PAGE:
"If the Big 12 isn't around next year, I can sum up the bowl system in one word: chaos," a college football industry source told CBSSports.com.
The Fiesta Bowl gets the Big 12 champion, if it doesn’t finish among the top two in the final BCS standings, as its "anchor" team. However without a Big 12 Conference, the Fiesta would be left to choose two at-large teams.
But it wouldn't be that simple. A major question would be when would the Fiesta Bowl get its first pick of at-large teams? The BCS by-laws are currently set up so that the five bowls – BCS, Rose, Fiesta, Orange and Sugar – have a set rotation each year to fill their bowls. Without a Big 12 champion would the Fiesta Bowl get the first at-large pick overall or have to wait until the last pick?
Bowl sources said that could be a major issue since the BCS certainly couldn’t have predicted the Big 12 might not be around when the current BCS contract expires after the January 2014 games.
“We’re in close contact with our partners and are monitoring developments,” a Fiesta Bowl spokesperson said Wednesday. “We are not going to speculate on rumors related to the Big 12 Conference or anyone else for that matter.”
BCS executive director Bill Hancock also said Wednesday he does not discuss hypothetical situations.
Also, the BCS bowls can only take two teams from a conference, so that would increase the chances for non-AQ conference teams, such as Boise State, to secure an at-large BCS bowl bid.A bigger – and more complex – issue that would impact one-fifth of the bowls would be what does the bowls with Big 12 tie-ins do for teams if there is no Big 12?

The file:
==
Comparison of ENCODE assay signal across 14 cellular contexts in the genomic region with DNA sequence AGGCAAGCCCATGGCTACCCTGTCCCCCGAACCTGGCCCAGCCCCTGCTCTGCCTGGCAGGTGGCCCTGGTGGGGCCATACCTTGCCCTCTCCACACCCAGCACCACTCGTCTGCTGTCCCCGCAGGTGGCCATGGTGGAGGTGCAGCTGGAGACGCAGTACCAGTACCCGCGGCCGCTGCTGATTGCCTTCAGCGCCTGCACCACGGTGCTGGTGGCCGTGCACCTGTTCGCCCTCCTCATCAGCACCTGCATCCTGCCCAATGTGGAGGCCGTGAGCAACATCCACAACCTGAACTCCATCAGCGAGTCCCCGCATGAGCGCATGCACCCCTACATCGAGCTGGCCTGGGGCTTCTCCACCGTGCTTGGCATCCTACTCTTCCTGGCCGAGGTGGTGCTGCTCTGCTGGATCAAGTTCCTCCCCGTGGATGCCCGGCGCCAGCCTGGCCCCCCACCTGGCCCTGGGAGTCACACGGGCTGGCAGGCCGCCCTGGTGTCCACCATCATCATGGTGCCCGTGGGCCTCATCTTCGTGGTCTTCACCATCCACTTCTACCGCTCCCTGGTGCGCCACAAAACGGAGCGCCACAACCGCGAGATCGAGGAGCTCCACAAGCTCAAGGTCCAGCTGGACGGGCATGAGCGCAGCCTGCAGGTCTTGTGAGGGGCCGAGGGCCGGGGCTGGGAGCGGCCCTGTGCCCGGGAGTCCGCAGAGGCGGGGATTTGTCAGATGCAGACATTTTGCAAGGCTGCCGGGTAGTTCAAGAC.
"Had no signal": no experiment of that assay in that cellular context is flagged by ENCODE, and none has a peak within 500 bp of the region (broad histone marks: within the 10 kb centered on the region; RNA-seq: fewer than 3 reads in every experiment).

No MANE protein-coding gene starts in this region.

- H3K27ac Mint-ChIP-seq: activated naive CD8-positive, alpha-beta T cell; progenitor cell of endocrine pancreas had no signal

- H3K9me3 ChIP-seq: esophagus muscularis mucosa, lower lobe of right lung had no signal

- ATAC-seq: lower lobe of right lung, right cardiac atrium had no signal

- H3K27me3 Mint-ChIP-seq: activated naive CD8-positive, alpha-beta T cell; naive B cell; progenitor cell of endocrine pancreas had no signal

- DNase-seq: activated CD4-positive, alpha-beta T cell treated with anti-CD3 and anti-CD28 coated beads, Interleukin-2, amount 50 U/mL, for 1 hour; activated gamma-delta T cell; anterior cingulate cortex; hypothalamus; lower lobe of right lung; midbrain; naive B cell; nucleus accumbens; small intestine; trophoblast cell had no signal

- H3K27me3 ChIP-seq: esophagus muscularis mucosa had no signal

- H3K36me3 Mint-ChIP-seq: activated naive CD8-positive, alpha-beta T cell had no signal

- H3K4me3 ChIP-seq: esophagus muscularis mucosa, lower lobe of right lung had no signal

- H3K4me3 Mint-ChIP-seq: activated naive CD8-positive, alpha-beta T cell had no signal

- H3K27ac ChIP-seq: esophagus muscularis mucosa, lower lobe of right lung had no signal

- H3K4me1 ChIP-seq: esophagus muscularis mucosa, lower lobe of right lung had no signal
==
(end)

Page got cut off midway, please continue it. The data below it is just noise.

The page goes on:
Besides the Fiesta, the Big 12 bowl lineup is Cotton, Alamo, Insight, Holiday, Texas and Pinstripe.
So the Cotton, instead of pairing the No. 2 team from the Big 12 against the No. 3 pick from the SEC, would have to wait until all of the other remaining bowls with existing contracts with the other 10 conferences choose their teams before it could fill that spot.
“What do you think will happen when [SEC commissioner] Mike Slive’s third-place team doesn’t have a quality opponent,” a source said.
The bowls all have specific contracts indicating a specific pick from a conference to play another specific pick from another conference.
But if that conference is the Big 12 and it doesn’t exist anymore, it would be nullify the bowl agreement and nullify the television contract, a source said.
“You’d be starting over," a source said. "It involves everyone. What are we going to do? Have a draft of teams? ESPN doesn’t want to broadcast Michigan vs. Fresno State, it wants to televise Michigan against a comparable BCS program.”
“If the Big 12 doesn't survive," said a college football industry source, “the bowl system will be a gigantic mess.”